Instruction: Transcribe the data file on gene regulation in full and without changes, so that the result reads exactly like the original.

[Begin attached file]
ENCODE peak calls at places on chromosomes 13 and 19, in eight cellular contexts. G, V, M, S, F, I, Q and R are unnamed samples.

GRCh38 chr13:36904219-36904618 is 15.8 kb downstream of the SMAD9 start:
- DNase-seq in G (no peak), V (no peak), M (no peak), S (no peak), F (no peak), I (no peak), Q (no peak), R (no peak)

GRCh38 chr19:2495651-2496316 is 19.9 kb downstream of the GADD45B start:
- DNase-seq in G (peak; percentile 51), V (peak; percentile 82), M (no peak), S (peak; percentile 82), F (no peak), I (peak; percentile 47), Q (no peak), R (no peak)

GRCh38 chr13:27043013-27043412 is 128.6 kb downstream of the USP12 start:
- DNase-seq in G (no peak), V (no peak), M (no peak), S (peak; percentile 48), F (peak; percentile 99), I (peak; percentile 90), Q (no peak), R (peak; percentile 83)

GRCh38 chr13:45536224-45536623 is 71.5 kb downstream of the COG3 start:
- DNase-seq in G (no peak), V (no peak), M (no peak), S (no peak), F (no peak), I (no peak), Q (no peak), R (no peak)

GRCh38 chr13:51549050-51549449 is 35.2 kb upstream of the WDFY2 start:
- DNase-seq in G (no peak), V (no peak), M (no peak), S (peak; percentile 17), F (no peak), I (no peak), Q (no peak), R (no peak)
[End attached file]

ENCODE peak calls at places on chromosomes 13 and 19, in eight cellular contexts. G, V, M, S, F, I, Q and R are unnamed samples.

GRCh38 chr13:36904219-36904618 is 15.8 kb downstream of the SMAD9 start:
- DNase-seq in G (no peak), V (no peak), M (no peak), S (no peak), F (no peak), I (no peak), Q (no peak), R (no peak)

GRCh38 chr19:2495651-2496316 is 19.9 kb downstream of the GADD45B start:
- DNase-seq in G (peak; percentile 51), V (peak; percentile 82), M (no peak), S (peak; percentile 82), F (no peak), I (peak; percentile 47), Q (no peak), R (no peak)

GRCh38 chr13:27043013-27043412 is 128.6 kb downstream of the USP12 start:
- DNase-seq in G (no peak), V (no peak), M (no peak), S (peak; percentile 48), F (peak; percentile 99), I (peak; percentile 90), Q (no peak), R (peak; percentile 83)

GRCh38 chr13:45536224-45536623 is 71.5 kb downstream of the COG3 start:
- DNase-seq in G (no peak), V (no peak), M (no peak), S (no peak), F (no peak), I (no peak), Q (no peak), R (no peak)

GRCh38 chr13:51549050-51549449 is 35.2 kb upstream of the WDFY2 start:
- DNase-seq in G (no peak), V (no peak), M (no peak), S (peak; percentile 17), F (no peak), I (no peak), Q (no peak), R (no peak)